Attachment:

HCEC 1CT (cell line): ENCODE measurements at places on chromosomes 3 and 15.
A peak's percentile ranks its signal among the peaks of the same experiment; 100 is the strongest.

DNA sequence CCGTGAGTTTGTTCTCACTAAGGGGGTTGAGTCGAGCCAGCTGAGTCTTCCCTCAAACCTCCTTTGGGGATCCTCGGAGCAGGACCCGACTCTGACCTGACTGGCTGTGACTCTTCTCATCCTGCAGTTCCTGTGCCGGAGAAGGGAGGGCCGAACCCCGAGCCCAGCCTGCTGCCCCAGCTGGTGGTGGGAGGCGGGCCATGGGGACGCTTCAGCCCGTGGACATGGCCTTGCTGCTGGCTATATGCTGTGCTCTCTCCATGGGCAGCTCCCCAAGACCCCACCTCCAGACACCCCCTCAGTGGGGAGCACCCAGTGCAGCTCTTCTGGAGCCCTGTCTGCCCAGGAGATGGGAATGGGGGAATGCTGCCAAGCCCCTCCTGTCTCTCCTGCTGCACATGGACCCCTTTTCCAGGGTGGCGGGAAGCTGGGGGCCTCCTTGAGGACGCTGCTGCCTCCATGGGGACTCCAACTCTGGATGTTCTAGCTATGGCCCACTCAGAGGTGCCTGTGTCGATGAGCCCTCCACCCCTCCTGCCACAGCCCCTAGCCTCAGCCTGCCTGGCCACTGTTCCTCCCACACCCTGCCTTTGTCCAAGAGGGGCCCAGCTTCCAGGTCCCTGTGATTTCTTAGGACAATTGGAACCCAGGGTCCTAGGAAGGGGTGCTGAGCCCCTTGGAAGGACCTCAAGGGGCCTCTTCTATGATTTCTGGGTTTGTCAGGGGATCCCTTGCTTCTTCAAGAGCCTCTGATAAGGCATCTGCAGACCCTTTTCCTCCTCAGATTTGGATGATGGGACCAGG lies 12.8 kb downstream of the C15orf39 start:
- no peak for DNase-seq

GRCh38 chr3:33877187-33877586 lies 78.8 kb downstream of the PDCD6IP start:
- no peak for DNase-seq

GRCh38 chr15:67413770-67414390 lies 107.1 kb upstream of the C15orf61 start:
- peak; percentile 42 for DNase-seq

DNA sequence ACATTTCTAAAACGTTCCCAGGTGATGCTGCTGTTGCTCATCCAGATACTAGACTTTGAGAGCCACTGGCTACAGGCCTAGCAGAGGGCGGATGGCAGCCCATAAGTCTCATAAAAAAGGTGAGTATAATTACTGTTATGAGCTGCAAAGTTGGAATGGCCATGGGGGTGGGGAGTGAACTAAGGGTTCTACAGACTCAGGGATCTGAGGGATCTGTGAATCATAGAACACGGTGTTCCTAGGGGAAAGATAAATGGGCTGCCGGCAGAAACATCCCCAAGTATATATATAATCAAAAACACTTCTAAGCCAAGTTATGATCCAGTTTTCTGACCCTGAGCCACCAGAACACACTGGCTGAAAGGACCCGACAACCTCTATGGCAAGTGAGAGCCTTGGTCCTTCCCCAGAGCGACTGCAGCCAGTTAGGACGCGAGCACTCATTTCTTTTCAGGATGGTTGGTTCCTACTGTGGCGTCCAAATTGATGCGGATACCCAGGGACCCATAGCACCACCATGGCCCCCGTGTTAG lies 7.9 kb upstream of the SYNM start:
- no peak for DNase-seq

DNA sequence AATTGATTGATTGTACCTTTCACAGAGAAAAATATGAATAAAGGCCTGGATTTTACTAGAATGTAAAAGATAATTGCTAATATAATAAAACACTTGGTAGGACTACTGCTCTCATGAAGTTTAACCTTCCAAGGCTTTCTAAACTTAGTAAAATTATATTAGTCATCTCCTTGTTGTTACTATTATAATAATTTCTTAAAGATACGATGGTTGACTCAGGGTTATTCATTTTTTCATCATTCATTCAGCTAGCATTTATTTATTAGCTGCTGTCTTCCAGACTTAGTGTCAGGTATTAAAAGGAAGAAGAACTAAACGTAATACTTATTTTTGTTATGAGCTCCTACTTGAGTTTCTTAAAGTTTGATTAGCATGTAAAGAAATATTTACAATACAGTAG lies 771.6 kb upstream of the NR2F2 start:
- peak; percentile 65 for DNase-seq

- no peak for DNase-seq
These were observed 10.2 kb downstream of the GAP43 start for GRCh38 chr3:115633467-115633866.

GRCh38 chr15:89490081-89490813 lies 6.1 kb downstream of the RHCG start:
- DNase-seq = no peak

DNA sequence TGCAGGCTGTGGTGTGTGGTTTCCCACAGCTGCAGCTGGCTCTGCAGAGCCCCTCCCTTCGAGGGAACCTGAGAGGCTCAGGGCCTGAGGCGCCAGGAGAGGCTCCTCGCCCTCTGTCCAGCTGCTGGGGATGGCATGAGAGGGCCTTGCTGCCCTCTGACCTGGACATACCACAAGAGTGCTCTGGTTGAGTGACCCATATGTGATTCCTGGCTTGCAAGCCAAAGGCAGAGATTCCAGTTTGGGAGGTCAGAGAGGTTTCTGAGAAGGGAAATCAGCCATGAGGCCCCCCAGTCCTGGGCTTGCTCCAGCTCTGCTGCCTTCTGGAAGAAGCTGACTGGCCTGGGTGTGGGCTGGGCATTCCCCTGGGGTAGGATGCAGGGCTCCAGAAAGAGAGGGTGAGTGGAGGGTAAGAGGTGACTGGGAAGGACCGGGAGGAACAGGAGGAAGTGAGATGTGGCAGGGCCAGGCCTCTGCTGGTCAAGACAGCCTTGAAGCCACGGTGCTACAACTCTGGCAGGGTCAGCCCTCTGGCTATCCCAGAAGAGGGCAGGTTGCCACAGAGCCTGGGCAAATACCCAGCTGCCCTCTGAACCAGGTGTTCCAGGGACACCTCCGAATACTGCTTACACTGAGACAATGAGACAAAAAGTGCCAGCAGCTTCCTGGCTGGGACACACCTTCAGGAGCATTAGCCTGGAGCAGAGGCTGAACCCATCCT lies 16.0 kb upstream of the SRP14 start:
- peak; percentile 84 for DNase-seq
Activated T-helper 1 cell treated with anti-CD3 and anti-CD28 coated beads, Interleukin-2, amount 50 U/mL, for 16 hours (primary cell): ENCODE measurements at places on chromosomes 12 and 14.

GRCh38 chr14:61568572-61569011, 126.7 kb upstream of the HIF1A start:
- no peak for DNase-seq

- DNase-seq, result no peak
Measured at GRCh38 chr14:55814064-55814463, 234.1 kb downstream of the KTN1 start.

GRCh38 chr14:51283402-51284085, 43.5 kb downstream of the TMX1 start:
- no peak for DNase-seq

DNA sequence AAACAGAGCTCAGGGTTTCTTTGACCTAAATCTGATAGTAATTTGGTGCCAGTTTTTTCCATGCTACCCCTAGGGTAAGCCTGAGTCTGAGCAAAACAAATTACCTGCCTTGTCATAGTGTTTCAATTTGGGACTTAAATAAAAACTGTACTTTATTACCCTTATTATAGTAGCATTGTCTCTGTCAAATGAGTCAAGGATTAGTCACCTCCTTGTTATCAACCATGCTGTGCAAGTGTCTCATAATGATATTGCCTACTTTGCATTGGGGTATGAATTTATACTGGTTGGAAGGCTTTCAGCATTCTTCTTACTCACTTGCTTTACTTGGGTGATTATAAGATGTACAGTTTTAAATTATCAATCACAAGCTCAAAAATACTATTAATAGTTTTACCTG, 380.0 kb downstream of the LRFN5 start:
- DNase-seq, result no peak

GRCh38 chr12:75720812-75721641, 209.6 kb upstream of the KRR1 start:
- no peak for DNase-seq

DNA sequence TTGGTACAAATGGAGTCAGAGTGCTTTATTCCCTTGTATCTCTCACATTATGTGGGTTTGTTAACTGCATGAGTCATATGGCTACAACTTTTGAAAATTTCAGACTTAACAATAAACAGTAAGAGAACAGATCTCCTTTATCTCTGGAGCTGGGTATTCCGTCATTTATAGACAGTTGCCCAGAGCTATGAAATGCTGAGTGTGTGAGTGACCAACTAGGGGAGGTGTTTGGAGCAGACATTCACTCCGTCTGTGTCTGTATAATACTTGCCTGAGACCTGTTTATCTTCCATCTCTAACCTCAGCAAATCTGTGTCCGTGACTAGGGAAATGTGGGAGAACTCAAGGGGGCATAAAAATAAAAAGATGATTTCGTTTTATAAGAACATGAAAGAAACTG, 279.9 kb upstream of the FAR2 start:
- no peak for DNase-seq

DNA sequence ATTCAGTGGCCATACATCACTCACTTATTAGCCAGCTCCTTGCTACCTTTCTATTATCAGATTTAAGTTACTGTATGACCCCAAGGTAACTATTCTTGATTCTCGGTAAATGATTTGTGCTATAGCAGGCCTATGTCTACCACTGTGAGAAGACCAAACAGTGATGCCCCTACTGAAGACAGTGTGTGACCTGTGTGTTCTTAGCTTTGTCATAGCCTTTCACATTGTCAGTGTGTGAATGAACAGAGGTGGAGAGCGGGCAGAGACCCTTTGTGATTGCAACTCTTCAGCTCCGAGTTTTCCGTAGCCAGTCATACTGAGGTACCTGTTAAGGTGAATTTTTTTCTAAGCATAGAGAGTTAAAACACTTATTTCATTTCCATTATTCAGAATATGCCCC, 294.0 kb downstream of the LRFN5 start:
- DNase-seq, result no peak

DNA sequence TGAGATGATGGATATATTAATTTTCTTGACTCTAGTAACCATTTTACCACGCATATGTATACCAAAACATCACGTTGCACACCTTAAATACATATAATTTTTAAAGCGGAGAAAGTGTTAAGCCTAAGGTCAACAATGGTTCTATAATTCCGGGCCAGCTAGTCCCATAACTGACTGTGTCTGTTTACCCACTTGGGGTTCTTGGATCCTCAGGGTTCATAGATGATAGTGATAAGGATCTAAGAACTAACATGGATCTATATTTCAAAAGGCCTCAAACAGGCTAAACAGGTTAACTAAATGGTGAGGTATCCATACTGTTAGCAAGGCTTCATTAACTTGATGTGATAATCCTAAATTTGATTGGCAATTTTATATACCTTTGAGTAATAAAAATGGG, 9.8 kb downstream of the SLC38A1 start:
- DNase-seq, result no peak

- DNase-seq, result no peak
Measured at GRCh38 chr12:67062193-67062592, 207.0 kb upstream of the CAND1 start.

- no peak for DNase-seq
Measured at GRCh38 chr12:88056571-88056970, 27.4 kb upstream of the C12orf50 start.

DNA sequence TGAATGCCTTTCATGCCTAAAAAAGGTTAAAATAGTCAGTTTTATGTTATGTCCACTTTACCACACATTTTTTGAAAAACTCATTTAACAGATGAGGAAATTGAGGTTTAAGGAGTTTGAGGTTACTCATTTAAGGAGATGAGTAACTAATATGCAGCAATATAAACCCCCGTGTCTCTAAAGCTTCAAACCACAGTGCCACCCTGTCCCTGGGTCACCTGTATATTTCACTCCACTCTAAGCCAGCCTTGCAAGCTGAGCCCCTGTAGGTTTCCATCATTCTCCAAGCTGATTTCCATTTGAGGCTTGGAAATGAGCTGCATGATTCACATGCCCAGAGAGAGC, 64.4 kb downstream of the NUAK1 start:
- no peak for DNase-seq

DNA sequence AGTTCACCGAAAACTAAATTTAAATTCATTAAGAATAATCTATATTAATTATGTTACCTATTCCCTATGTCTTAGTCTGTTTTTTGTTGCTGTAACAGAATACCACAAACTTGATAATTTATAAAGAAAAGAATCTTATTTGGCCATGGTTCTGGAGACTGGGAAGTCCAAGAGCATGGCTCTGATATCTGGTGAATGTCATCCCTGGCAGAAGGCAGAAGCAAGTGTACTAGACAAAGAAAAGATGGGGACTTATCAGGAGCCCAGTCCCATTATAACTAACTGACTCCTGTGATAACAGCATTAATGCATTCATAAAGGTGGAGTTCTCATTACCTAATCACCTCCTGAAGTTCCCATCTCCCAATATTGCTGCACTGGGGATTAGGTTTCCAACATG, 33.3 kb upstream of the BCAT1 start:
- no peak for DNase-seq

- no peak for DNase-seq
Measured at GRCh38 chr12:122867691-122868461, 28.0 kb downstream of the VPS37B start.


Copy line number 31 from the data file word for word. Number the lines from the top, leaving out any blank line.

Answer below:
- no peak for DNase-seq